The variety of choices in mobility chairs or wheelchairs can be a mind-boggling. Is this decision process in you or a loved one’s future and you have no idea where to begin? There are so many types and styles…what should I look for? What do I need? What is the difference in their uses and physical requirements? Here are a few things to be aware of before you start looking. Keep in mind there are predominately two different kinds of wheelchairs …(push)manual mobility chairs and electric powered chairs.
First is Comfort. Try out several models and “feel” their fit for you. You will probably want a seat cushion to help prevent pressure sores. Will your feet reach the floor comfortably for self propelling with the cushion in place? Consequently, is the seat height adjustable? The rear wheels are generally 24” in diameter and may need to be smaller or larger to get a 90 degree angle with your knees bent.
Is the seat width right for you? The standard chair seat width is 18”. An easy way to determine your width requirement is to place a solid object, like a book, on both sides of your hips while sitting and measure the distance between the books. You may want to add an inch or two for heavier, cold weather clothing.
Are footrests, leg rests and arm rests adjustable, moveable, and/or removable? How easily are these changes made?
Are arm and leg rests padded?
Check the mobility chairs weight limitations if you are heavy.
Can you easily get into and out of the chair?
Your health care professional or physical therapist will undoubtedly have many more suggestions for you to think about depending on your disability. Be sure and question them both.
Standard Manual Mobility Chairs are, by far, the most
common and are designed for self
propelling with your arms and hands. They require upper body strength
in shoulders, arms, hands and trunk. Some are lighter weight than
others....the lighter weight is your best choice for occasional use.
They generally fold for easy storage and weigh about 30 pounds making
them easier for self propelling or pushing by the caregiver. This chair
is ideal for those going out for the day in a car or for someone who
can’t walk as
far as they used to. A fixed frame or rigid mobility chair may be more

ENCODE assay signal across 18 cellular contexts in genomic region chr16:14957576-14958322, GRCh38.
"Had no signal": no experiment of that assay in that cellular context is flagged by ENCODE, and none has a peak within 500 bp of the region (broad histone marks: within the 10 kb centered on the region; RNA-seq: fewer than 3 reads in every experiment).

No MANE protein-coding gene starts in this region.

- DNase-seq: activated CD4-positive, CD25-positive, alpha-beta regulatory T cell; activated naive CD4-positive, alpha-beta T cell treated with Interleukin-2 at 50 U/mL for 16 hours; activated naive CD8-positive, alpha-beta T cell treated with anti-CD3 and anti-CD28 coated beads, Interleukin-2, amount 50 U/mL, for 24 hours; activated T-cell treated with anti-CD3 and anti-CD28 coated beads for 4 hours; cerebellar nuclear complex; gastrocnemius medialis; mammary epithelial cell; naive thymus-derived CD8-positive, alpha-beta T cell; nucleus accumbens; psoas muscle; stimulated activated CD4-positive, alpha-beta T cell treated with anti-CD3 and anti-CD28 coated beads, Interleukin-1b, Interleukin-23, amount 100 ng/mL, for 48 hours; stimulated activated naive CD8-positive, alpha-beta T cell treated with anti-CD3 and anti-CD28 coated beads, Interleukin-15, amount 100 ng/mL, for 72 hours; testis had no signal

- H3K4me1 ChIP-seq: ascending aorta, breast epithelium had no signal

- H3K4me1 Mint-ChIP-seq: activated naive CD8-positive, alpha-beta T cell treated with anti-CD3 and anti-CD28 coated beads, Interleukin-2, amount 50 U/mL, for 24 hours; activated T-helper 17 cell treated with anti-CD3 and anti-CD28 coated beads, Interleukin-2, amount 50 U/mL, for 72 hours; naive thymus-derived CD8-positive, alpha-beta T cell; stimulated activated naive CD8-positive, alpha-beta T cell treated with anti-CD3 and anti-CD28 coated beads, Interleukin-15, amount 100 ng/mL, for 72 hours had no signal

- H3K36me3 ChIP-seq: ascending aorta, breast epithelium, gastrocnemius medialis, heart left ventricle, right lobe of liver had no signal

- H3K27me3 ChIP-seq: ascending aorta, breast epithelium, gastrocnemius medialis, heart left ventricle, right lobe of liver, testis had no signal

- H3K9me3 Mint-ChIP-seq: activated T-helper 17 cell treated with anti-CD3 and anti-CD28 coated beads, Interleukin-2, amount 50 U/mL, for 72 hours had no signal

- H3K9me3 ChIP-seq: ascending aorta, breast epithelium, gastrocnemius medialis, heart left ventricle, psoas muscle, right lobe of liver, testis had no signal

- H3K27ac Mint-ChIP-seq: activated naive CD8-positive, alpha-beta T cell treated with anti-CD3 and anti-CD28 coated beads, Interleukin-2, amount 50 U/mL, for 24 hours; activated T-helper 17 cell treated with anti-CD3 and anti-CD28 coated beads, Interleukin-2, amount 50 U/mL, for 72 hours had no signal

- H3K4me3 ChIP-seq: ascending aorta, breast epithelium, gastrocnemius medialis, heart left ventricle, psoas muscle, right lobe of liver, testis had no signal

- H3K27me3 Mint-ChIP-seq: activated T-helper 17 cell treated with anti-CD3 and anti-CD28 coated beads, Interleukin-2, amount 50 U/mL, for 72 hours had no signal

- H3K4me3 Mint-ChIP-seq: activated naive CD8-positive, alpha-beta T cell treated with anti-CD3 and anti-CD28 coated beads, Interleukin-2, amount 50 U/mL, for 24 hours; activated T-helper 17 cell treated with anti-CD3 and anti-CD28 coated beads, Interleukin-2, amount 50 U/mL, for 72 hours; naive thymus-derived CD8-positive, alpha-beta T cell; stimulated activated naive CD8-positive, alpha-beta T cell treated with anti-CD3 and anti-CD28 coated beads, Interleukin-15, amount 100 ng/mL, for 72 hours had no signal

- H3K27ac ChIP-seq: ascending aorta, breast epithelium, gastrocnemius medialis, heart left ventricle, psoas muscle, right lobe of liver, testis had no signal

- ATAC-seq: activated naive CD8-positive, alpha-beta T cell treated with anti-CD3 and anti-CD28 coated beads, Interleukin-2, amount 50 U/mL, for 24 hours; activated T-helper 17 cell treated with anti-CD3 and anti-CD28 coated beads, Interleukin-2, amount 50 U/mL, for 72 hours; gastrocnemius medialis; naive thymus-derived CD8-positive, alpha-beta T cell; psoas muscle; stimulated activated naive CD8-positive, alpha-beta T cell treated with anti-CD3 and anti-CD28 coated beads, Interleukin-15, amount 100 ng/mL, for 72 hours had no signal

comfortable for a larger person, however, some steel framed rigid chairs
can weigh as much as 50 pounds. The extra weight makes them more
difficult to propel. They may or may not be folding. Try out
both….give them a push with your hands and see how far you will roll.
Transport Chairs weigh about 20 pounds and can only be pushed by a caregiver due to their small back wheels. They are compact, portable, foldable, and easily stored...very good for small spaces like hallways, apartments and cruise ships. Powered transport chairs are available but must be disassembled for storage by removing the base, seat and battery pack.
Electric Wheelchairs are very similar to the manual chairs and come with a variety of choices. In addition to the manual wheelchair questions above, ask about the electric wheelchair power, battery strength and life, speed, steering ease, and transport capability. If your upper body strength is limited, an electric wheelchair will help maintain your independence. They generally fall into three categories: Front, mid and rear wheel drive and each has their advantages and disadvantages for indoor or outdoor use. These chairs are available and may come with a variety of added features which add to the cost and you may or may not need.
Mobility Scooters is another option you may want to consider. Most are designed for those with some mobility and are best for traveling longer distances out of doors. They are available with front and rear lights, padded swivel seating, three or four wheels and a very wide variety of additional accessories. Powered scooters are the perfect option for an independent trip to the grocery store, church, park or neighbor’s home for coffee. They are not well suited for indoor use.
Additional questions you should ask might be what is covered and not covered with the warranty, local servicing, length of delivery time and costs, training, and return policy. A reputable dealer should be able to answer all of your questions and have several varieties for you to test drive. Take your time…kick the tires.
Be sure and ask your physician and/or your physical therapist for further information and specifics on mobility chairs that will meet your requirements. “Test drive” several models and styles. There are literally dozens of mobility chairs designed for dozens of specific uses and dozens of levels of disability or capability.
The following articles will help in furthering your knowledge and awareness of these choices.